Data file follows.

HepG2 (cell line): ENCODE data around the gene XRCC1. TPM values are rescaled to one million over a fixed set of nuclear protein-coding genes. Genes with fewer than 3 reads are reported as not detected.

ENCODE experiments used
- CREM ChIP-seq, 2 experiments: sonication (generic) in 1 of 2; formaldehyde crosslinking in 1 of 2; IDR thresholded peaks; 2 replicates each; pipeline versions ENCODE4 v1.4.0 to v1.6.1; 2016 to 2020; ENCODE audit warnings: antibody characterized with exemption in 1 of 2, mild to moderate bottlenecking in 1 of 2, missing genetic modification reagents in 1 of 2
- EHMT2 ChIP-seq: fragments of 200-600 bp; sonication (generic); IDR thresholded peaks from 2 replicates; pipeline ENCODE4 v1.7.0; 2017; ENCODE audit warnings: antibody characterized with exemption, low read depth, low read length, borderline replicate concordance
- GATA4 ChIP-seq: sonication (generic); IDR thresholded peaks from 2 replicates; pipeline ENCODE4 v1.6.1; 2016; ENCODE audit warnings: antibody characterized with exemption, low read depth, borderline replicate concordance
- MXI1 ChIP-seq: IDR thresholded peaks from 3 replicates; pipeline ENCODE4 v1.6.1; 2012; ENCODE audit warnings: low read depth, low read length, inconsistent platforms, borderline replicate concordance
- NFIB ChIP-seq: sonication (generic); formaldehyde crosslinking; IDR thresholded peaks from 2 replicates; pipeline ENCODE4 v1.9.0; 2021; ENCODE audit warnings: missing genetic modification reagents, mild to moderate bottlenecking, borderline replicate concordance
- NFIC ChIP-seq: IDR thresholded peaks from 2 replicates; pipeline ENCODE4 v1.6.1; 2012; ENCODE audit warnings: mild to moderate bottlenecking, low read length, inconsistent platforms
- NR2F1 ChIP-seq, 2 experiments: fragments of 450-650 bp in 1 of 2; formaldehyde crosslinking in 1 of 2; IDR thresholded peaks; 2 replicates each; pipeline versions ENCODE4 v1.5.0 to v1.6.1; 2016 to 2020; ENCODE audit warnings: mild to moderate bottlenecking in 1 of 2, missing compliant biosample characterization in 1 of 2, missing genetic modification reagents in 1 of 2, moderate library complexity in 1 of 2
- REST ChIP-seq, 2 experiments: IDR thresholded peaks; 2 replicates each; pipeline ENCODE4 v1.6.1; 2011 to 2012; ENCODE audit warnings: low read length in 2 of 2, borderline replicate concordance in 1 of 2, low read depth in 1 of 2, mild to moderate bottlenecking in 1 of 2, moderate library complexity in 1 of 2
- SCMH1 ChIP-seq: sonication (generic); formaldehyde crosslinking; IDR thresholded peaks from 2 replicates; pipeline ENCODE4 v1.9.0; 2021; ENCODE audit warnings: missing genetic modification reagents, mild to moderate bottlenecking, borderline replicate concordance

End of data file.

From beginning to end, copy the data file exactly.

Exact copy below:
HepG2 (cell line): ENCODE data around the gene XRCC1. TPM values are rescaled to one million over a fixed set of nuclear protein-coding genes. Genes with fewer than 3 reads are reported as not detected.

ENCODE experiments used
- CREM ChIP-seq, 2 experiments: sonication (generic) in 1 of 2; formaldehyde crosslinking in 1 of 2; IDR thresholded peaks; 2 replicates each; pipeline versions ENCODE4 v1.4.0 to v1.6.1; 2016 to 2020; ENCODE audit warnings: antibody characterized with exemption in 1 of 2, mild to moderate bottlenecking in 1 of 2, missing genetic modification reagents in 1 of 2
- EHMT2 ChIP-seq: fragments of 200-600 bp; sonication (generic); IDR thresholded peaks from 2 replicates; pipeline ENCODE4 v1.7.0; 2017; ENCODE audit warnings: antibody characterized with exemption, low read depth, low read length, borderline replicate concordance
- GATA4 ChIP-seq: sonication (generic); IDR thresholded peaks from 2 replicates; pipeline ENCODE4 v1.6.1; 2016; ENCODE audit warnings: antibody characterized with exemption, low read depth, borderline replicate concordance
- MXI1 ChIP-seq: IDR thresholded peaks from 3 replicates; pipeline ENCODE4 v1.6.1; 2012; ENCODE audit warnings: low read depth, low read length, inconsistent platforms, borderline replicate concordance
- NFIB ChIP-seq: sonication (generic); formaldehyde crosslinking; IDR thresholded peaks from 2 replicates; pipeline ENCODE4 v1.9.0; 2021; ENCODE audit warnings: missing genetic modification reagents, mild to moderate bottlenecking, borderline replicate concordance
- NFIC ChIP-seq: IDR thresholded peaks from 2 replicates; pipeline ENCODE4 v1.6.1; 2012; ENCODE audit warnings: mild to moderate bottlenecking, low read length, inconsistent platforms
- NR2F1 ChIP-seq, 2 experiments: fragments of 450-650 bp in 1 of 2; formaldehyde crosslinking in 1 of 2; IDR thresholded peaks; 2 replicates each; pipeline versions ENCODE4 v1.5.0 to v1.6.1; 2016 to 2020; ENCODE audit warnings: mild to moderate bottlenecking in 1 of 2, missing compliant biosample characterization in 1 of 2, missing genetic modification reagents in 1 of 2, moderate library complexity in 1 of 2
- REST ChIP-seq, 2 experiments: IDR thresholded peaks; 2 replicates each; pipeline ENCODE4 v1.6.1; 2011 to 2012; ENCODE audit warnings: low read length in 2 of 2, borderline replicate concordance in 1 of 2, low read depth in 1 of 2, mild to moderate bottlenecking in 1 of 2, moderate library complexity in 1 of 2
- SCMH1 ChIP-seq: sonication (generic); formaldehyde crosslinking; IDR thresholded peaks from 2 replicates; pipeline ENCODE4 v1.9.0; 2021; ENCODE audit warnings: missing genetic modification reagents, mild to moderate bottlenecking, borderline replicate concordance